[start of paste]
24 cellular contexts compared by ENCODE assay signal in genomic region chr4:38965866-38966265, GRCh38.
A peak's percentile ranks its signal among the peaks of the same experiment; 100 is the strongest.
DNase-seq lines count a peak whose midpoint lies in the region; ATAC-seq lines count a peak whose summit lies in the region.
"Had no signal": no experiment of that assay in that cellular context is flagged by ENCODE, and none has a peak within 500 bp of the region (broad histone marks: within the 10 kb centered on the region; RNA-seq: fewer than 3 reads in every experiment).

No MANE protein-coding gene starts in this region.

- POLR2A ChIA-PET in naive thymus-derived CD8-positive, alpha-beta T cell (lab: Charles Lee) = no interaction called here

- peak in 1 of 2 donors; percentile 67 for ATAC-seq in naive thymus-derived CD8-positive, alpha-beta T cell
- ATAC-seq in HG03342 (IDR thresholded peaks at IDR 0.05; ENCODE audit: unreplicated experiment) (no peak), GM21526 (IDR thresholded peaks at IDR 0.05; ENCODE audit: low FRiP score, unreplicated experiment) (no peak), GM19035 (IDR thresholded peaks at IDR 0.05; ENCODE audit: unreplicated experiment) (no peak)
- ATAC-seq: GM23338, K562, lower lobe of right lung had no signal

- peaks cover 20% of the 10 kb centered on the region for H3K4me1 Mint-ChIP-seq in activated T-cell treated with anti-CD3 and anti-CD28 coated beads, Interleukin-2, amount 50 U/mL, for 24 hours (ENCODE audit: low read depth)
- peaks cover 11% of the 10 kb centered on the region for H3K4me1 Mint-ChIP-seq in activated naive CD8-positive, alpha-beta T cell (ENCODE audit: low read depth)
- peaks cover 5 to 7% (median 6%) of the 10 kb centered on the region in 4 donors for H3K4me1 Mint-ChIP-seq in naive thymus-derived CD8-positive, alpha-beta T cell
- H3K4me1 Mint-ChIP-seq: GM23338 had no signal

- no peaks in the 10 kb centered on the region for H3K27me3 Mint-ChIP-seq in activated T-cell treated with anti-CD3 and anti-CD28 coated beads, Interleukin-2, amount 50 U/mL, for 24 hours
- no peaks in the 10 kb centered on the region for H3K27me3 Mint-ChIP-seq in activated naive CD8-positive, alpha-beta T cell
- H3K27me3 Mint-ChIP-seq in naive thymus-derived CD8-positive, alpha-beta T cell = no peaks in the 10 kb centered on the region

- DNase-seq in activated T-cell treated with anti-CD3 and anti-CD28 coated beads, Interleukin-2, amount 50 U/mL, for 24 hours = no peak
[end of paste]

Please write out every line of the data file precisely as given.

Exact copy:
24 cellular contexts compared by ENCODE assay signal in genomic region chr4:38965866-38966265, GRCh38.
A peak's percentile ranks its signal among the peaks of the same experiment; 100 is the strongest.
DNase-seq lines count a peak whose midpoint lies in the region; ATAC-seq lines count a peak whose summit lies in the region.
"Had no signal": no experiment of that assay in that cellular context is flagged by ENCODE, and none has a peak within 500 bp of the region (broad histone marks: within the 10 kb centered on the region; RNA-seq: fewer than 3 reads in every experiment).

No MANE protein-coding gene starts in this region.

- POLR2A ChIA-PET in naive thymus-derived CD8-positive, alpha-beta T cell (lab: Charles Lee) = no interaction called here

- peak in 1 of 2 donors; percentile 67 for ATAC-seq in naive thymus-derived CD8-positive, alpha-beta T cell
- ATAC-seq in HG03342 (IDR thresholded peaks at IDR 0.05; ENCODE audit: unreplicated experiment) (no peak), GM21526 (IDR thresholded peaks at IDR 0.05; ENCODE audit: low FRiP score, unreplicated experiment) (no peak), GM19035 (IDR thresholded peaks at IDR 0.05; ENCODE audit: unreplicated experiment) (no peak)
- ATAC-seq: GM23338, K562, lower lobe of right lung had no signal

- peaks cover 20% of the 10 kb centered on the region for H3K4me1 Mint-ChIP-seq in activated T-cell treated with anti-CD3 and anti-CD28 coated beads, Interleukin-2, amount 50 U/mL, for 24 hours (ENCODE audit: low read depth)
- peaks cover 11% of the 10 kb centered on the region for H3K4me1 Mint-ChIP-seq in activated naive CD8-positive, alpha-beta T cell (ENCODE audit: low read depth)
- peaks cover 5 to 7% (median 6%) of the 10 kb centered on the region in 4 donors for H3K4me1 Mint-ChIP-seq in naive thymus-derived CD8-positive, alpha-beta T cell
- H3K4me1 Mint-ChIP-seq: GM23338 had no signal

- no peaks in the 10 kb centered on the region for H3K27me3 Mint-ChIP-seq in activated T-cell treated with anti-CD3 and anti-CD28 coated beads, Interleukin-2, amount 50 U/mL, for 24 hours
- no peaks in the 10 kb centered on the region for H3K27me3 Mint-ChIP-seq in activated naive CD8-positive, alpha-beta T cell
- H3K27me3 Mint-ChIP-seq in naive thymus-derived CD8-positive, alpha-beta T cell = no peaks in the 10 kb centered on the region

- DNase-seq in activated T-cell treated with anti-CD3 and anti-CD28 coated beads, Interleukin-2, amount 50 U/mL, for 24 hours = no peak